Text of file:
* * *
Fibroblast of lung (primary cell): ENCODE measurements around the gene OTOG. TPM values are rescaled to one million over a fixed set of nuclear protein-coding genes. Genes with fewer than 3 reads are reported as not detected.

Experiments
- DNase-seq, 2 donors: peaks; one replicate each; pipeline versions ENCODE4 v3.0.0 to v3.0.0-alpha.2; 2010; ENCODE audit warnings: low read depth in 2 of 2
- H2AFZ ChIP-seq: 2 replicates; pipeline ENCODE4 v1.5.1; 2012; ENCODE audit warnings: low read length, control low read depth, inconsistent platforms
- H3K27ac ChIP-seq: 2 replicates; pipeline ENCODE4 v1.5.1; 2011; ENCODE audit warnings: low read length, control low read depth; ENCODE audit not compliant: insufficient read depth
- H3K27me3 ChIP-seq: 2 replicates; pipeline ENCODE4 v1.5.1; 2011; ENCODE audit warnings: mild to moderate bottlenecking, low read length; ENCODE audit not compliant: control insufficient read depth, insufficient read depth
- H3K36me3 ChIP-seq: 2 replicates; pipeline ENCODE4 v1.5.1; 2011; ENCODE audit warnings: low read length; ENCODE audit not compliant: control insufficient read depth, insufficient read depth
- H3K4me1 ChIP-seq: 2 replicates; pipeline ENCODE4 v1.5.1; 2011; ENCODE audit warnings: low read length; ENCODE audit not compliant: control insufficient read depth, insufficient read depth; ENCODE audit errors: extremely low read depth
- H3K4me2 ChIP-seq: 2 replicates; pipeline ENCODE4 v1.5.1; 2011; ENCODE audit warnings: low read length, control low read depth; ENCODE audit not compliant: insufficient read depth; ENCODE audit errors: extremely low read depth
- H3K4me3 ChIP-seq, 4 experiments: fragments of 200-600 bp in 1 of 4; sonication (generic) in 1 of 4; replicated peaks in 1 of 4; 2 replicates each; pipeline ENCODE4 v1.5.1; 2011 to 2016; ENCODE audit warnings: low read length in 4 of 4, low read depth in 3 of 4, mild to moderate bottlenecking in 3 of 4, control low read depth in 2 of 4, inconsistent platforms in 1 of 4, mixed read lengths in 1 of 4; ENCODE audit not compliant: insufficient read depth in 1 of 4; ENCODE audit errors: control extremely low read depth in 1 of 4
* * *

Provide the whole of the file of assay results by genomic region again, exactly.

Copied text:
Fibroblast of lung (primary cell): ENCODE measurements around the gene OTOG. TPM values are rescaled to one million over a fixed set of nuclear protein-coding genes. Genes with fewer than 3 reads are reported as not detected.

Experiments
- DNase-seq, 2 donors: peaks; one replicate each; pipeline versions ENCODE4 v3.0.0 to v3.0.0-alpha.2; 2010; ENCODE audit warnings: low read depth in 2 of 2
- H2AFZ ChIP-seq: 2 replicates; pipeline ENCODE4 v1.5.1; 2012; ENCODE audit warnings: low read length, control low read depth, inconsistent platforms
- H3K27ac ChIP-seq: 2 replicates; pipeline ENCODE4 v1.5.1; 2011; ENCODE audit warnings: low read length, control low read depth; ENCODE audit not compliant: insufficient read depth
- H3K27me3 ChIP-seq: 2 replicates; pipeline ENCODE4 v1.5.1; 2011; ENCODE audit warnings: mild to moderate bottlenecking, low read length; ENCODE audit not compliant: control insufficient read depth, insufficient read depth
- H3K36me3 ChIP-seq: 2 replicates; pipeline ENCODE4 v1.5.1; 2011; ENCODE audit warnings: low read length; ENCODE audit not compliant: control insufficient read depth, insufficient read depth
- H3K4me1 ChIP-seq: 2 replicates; pipeline ENCODE4 v1.5.1; 2011; ENCODE audit warnings: low read length; ENCODE audit not compliant: control insufficient read depth, insufficient read depth; ENCODE audit errors: extremely low read depth
- H3K4me2 ChIP-seq: 2 replicates; pipeline ENCODE4 v1.5.1; 2011; ENCODE audit warnings: low read length, control low read depth; ENCODE audit not compliant: insufficient read depth; ENCODE audit errors: extremely low read depth
- H3K4me3 ChIP-seq, 4 experiments: fragments of 200-600 bp in 1 of 4; sonication (generic) in 1 of 4; replicated peaks in 1 of 4; 2 replicates each; pipeline ENCODE4 v1.5.1; 2011 to 2016; ENCODE audit warnings: low read length in 4 of 4, low read depth in 3 of 4, mild to moderate bottlenecking in 3 of 4, control low read depth in 2 of 4, inconsistent platforms in 1 of 4, mixed read lengths in 1 of 4; ENCODE audit not compliant: insufficient read depth in 1 of 4; ENCODE audit errors: control extremely low read depth in 1 of 4